2. The Plan

July 11, 2022:

Broadly, the plan is to turn this 1972 27' Overlander:

Into something like this:

The above is a modified drawing of a 2022 27'Globetrotter, turning a front bed into a rear bed model. There is no rear bed model in any 27' Airstream, currently. But this gives you an idea. Fitted out with some solar panels, this new Globetrotter would set you back $140,600 right now, with delivery in a year or two. Incentive to renovate!

We hope to put around $50,000 into ours (not counting my labor) and end up with something perfect for us and still with high-end fit and finish.

The outside of a 2022 27' Globetrotter looks like this:

We want to turn our Globetrotter into something retro super-shiny like this:

curbed.com, Christine Marie Photo

More on this later, but the aluminum on vintage Airstreams is different than the modern ones, and only the old ones can be polished up to that vintage shine!

So, the plan, generally:

  • Get the Airstream to Akron, preferably in a sheltered location where I can work on it. Eventually we are getting a new, longer driveway and I hope to work on it there.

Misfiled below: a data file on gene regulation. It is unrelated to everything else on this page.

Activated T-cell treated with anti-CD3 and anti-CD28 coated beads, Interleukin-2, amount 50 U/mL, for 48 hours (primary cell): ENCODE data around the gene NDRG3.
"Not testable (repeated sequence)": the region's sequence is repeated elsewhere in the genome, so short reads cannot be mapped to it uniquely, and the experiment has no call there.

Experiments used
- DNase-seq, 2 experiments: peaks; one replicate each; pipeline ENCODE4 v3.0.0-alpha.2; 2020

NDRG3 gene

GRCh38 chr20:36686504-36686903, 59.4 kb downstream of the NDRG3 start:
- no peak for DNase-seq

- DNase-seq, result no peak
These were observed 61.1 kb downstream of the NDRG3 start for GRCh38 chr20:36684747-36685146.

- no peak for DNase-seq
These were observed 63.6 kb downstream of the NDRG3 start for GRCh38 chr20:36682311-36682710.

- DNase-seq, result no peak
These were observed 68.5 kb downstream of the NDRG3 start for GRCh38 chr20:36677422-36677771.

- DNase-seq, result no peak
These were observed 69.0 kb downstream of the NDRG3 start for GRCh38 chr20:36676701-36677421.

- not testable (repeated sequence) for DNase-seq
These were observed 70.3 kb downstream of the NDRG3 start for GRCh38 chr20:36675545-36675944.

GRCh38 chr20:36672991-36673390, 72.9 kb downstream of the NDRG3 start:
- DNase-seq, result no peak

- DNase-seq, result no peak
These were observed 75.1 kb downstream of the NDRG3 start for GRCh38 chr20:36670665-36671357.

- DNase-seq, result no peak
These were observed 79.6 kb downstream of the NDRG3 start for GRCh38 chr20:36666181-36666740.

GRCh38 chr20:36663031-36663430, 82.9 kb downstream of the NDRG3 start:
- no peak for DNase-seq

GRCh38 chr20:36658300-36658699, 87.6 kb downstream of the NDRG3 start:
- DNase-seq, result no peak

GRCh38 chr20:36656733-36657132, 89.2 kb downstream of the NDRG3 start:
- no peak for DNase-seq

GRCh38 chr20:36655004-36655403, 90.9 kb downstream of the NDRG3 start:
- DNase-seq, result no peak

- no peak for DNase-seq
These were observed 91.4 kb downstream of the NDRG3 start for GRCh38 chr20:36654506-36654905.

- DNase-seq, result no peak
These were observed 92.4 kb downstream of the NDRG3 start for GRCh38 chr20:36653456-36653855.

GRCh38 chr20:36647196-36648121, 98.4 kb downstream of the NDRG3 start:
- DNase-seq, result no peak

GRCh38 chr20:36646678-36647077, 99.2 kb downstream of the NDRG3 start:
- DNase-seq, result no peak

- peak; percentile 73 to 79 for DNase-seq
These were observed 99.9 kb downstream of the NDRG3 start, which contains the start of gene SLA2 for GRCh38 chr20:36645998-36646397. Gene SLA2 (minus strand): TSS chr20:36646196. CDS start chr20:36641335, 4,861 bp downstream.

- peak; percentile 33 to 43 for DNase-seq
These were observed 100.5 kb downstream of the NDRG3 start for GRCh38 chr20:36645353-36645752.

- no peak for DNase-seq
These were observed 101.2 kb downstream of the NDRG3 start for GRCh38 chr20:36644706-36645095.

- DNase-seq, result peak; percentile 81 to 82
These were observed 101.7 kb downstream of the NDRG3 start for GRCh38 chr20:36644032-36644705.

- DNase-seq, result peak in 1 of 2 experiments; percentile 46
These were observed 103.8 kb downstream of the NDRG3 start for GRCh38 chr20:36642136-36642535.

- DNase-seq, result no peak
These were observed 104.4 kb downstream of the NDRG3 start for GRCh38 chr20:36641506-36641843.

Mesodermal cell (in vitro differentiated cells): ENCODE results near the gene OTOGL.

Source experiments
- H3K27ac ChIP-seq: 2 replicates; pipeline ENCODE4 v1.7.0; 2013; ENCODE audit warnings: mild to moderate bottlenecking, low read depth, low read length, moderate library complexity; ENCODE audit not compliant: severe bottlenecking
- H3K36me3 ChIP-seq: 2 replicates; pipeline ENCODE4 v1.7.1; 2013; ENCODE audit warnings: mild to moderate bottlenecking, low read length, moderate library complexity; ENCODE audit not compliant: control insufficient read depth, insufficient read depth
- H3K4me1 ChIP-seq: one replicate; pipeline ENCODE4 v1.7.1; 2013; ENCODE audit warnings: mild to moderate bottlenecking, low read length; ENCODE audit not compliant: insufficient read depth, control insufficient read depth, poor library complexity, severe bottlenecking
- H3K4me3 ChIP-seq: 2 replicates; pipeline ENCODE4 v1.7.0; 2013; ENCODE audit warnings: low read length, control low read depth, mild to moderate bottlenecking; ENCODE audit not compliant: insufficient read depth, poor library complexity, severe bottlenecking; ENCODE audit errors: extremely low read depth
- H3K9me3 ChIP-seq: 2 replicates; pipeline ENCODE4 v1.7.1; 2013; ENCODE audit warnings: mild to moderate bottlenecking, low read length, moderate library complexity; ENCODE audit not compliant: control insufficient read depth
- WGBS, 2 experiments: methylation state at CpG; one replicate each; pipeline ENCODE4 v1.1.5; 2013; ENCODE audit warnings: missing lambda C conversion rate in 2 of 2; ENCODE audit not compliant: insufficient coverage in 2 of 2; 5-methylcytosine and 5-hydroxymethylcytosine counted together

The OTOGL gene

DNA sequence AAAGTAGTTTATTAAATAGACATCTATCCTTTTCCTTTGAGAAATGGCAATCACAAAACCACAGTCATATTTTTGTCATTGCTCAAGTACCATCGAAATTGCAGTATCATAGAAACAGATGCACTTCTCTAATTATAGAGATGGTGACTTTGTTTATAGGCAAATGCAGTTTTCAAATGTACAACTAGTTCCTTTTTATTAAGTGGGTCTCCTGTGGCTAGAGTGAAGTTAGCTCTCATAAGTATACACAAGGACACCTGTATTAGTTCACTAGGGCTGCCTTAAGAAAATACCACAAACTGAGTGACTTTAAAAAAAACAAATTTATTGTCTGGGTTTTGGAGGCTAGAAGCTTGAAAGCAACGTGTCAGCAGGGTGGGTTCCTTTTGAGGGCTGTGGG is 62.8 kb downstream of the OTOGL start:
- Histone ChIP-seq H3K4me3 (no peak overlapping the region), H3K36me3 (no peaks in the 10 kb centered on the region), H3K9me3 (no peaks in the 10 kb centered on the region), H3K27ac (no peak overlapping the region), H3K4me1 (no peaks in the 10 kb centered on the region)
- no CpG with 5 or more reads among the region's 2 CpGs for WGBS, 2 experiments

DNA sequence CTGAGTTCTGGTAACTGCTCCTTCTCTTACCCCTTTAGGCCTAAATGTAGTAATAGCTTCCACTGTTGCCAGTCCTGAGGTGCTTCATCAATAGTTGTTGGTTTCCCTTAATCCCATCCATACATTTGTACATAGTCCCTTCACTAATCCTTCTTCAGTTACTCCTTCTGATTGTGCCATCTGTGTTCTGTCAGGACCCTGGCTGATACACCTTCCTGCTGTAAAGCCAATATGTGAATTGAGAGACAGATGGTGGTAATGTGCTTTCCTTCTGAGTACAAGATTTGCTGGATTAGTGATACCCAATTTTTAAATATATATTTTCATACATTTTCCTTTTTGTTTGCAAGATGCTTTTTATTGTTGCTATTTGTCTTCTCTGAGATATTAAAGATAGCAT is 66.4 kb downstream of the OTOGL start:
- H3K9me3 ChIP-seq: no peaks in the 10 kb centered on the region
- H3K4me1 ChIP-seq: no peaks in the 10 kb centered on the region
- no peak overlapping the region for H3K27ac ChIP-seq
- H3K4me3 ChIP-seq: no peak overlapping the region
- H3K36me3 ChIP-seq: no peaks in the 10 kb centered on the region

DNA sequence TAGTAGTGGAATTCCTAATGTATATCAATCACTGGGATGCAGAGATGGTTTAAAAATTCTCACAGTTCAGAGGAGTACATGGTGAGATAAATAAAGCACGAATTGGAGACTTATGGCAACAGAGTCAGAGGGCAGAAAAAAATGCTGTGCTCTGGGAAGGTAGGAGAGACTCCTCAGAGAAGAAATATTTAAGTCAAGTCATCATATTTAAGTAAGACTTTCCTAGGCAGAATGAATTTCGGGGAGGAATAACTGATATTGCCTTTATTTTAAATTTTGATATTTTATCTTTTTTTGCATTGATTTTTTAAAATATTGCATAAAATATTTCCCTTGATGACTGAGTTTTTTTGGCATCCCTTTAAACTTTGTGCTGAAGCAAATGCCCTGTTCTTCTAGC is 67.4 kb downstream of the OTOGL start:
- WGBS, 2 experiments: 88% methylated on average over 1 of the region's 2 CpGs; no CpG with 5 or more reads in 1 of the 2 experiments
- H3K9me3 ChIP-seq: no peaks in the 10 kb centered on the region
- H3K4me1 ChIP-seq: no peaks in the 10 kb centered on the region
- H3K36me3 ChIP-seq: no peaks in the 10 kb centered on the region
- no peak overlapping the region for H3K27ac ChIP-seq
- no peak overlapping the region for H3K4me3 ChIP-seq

• Clean the clear coat off the trailer. Vintage Airstreams had a coating put on at the factory that did not hold up well in the sun, leading to what has been called "Airstream pattern baldness":

  • Seal the trailer. Getting the clear coat off is the first step toward polishing the trailer, but I don't plan on doing that next. Instead, I need to seal the trailer so that I can work on it outdoors this year if I don't get a place to shelter it.

  • Figure out the freshwater, gray, and black tank placement and connections. I don't have a black tank yet, but I'll mock one up out of cardboard to see how a tank could fit between the horizontal frame supports and above the axles. If I can get a good sized tank in there (18 to 20 gallons, maybe), I'll then mock up the drain connections to see if I can get a good place from which to dump the gray and black tanks.

After that, not sure. I'll need to do the initial mapping of interior plumbing and electric, and interior wall and appliance placement, and then decide whether to insulate before wiring and plumbing. The Airstream factory puts the wiring between the insulation and the outer skin (i.e., wiring before insulating), but I have seen some nice jobs online that put the wiring between the insulation and the inner skin, and I'm leaning that way.

It will be interesting to see how much of this preliminary mapping makes it into the finished project: